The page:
No role model

Tax reform à la Trump would be the wrong way for Europe

Christian Kullmann
Finding the right response to solo actions across the pond. Source: dpa

Nobody has to like Donald Trump or approve of his political actions. His ideas of isolation, national unilateralism and custom walls are not blueprints for solving global problems of our time.

On the contrary, the ruthless rhetoric of the US president seems to exacerbate some conflicts even further. His country’s relationship with China, for example, has already suffered greatly under the vocal threats of billions of tariff hurdles. It’s clear that in a trade war, all sides can only lose.

But despite the backward-looking ideology that shows through in Trump’s agenda, one has to take his political actions seriously. Because they have consequences for the whole world.

Trump is an entrepreneur, and he has done exactly what makes many entrepreneurs happy: he has radically lowered taxes. For companies, the tax burden falls nationwide from 35 to 21 percent. If one adds the different burdens in the individual US states, an average of 25 percent tax is due. That’s 13 percentage points less than before.

One can argue about the timing in the midst of the economic boom and the long-term consequences because the debt burden of the United States increases massively. But Trump sets standards, and the world reacts because it has to respond. China, as the second-largest economy, has immediately announced tax relief for investments. Other countries will follow.

“Golden times for companies? A clear no.”

Christian Kullmann, Evonik, CEO

Golden times for companies? A clear no. First, it is questionable how long the low tax rates can be sustained economically. The debt spiral cannot extend to infinity at the national level. The US government bears responsibility for coming generations.

Secondly, while low tax rates directly favor corporate investment, in the end, market opportunities determine lasting success. It is hardly possible to strategically build upon favorable fiscal conditions because they can change rapidly according to the budgetary situation and governmental set-up.

Last but not least, there are already negative side effects associated with Trump’s drastic measures. In pithy words, the president announces import taxes on foreign products.

The strong wealth motor that free trade represents for large parts of the world is simply ignored in such plans. The tariffs for the transatlantic exchange of goods are, thanks to years of approximation, on average at two percent. The trade between North America and Germany particularly benefited from this. Only a few exceptional products reflect the protectionism of ancient times. Now, a 25 percent tax rate will be due on steel imports, for example.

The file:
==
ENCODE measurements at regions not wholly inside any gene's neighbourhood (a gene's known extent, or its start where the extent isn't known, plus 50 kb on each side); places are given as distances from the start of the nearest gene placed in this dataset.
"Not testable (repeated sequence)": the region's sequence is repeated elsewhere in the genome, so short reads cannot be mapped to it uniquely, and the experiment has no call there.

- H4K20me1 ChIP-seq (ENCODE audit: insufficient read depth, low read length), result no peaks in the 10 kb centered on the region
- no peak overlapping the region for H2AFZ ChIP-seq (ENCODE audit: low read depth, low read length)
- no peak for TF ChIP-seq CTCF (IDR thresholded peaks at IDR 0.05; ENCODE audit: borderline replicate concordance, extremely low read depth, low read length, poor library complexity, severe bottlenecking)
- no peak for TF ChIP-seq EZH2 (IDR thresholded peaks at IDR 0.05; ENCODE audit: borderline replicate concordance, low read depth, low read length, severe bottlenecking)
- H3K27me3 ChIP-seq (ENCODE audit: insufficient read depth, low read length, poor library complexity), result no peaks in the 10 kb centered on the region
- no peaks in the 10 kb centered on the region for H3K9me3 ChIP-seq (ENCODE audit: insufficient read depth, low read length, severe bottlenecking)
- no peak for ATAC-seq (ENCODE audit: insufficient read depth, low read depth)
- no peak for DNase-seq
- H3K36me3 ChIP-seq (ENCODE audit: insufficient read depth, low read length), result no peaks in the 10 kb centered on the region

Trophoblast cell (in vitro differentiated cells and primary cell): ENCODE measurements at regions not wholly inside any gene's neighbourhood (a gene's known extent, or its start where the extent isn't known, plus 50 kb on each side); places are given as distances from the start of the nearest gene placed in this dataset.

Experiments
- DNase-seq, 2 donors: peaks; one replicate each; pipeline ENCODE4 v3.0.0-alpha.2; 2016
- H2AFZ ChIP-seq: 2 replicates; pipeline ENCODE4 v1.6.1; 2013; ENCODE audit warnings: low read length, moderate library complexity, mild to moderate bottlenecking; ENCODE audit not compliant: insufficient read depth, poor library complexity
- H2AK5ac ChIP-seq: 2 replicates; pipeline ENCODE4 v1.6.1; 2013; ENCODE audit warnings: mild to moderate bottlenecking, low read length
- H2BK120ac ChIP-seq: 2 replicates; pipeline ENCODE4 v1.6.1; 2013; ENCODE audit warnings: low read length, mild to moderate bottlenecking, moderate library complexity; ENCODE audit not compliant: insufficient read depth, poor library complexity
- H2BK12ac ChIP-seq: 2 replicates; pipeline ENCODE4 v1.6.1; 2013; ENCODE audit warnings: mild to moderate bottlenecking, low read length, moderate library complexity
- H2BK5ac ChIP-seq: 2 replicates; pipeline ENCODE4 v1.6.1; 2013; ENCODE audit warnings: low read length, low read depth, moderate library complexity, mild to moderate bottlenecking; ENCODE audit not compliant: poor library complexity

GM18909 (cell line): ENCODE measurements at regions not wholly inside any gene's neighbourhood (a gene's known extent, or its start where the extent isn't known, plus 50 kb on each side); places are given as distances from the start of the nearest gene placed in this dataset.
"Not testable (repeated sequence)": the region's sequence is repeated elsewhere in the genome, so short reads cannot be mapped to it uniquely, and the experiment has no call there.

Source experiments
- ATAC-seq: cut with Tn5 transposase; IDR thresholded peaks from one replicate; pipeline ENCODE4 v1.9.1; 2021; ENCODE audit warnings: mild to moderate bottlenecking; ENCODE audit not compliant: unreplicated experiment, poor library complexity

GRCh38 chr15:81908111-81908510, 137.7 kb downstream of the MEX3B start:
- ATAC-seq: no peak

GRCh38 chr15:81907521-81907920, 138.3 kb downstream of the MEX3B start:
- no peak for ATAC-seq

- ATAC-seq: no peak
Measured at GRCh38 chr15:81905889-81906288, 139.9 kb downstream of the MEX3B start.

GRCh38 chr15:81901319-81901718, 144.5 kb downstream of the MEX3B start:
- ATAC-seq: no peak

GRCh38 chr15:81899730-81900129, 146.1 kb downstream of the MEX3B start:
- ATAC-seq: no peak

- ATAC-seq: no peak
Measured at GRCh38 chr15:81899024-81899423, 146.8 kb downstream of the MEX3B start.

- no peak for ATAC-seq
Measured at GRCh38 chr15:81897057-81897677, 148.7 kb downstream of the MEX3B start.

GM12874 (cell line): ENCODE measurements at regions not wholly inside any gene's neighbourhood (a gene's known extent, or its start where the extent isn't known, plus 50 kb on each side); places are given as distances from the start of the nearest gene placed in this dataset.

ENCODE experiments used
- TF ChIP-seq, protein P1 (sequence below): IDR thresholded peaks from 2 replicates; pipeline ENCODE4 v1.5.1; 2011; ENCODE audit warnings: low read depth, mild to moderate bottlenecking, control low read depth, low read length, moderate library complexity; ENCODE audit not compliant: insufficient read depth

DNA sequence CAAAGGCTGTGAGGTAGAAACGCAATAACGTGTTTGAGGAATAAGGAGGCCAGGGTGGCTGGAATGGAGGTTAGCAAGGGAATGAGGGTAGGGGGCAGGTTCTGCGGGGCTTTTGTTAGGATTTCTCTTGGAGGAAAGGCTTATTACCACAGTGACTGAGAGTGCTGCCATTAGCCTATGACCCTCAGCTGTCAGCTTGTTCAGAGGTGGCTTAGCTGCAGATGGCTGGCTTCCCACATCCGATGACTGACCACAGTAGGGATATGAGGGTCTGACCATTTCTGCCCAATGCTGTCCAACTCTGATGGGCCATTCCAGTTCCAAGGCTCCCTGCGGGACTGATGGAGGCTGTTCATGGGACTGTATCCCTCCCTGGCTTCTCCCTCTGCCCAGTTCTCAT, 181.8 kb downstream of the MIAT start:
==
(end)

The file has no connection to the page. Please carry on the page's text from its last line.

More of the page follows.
How should Europe and Germany behave? To put it clearly: Neither setting up new customs barriers at the external borders of the EU nor Germany joining an international tax dumping race would be the right answer. The EU relies on free trade and can not counter bad policies with bad measures.

In Germany, the focus on consolidating public finances after decades of lack of restraint has just reached a real political significance. This must not be sacrificed carelessly now in the long-term interest.

Instead of getting involved in undercutting competitions with America and Asia on corporate taxes, Europe should align the tax rates within the EU. Politically closely linked EU states continue to fight each other with fiscal means. Twenty-five years after the creation of the single market, the tax landscape in Europe still resembles the small-scale patchwork quilt from prewar times. An approximation of corporate taxes at this level would benefit many cross-border companies by eliminating the administrative burden.

Harmonization should not be based on Irish dumping rates or on the highest bidder. France is making progress under President Macron, cutting its corporate tax rate from 33 percent to 25 percent. This is an exemplary response to solo actions across the Atlantic: driving the integration of the European Economic Area forward while strengthening the competitiveness of companies within that area.

Christian Kullmann is the CEO of Evonik Industries. The specialty chemicals maker generates more than 20 percent of its sales in the US. To contact the author: columnist@handelsblattgroup.com

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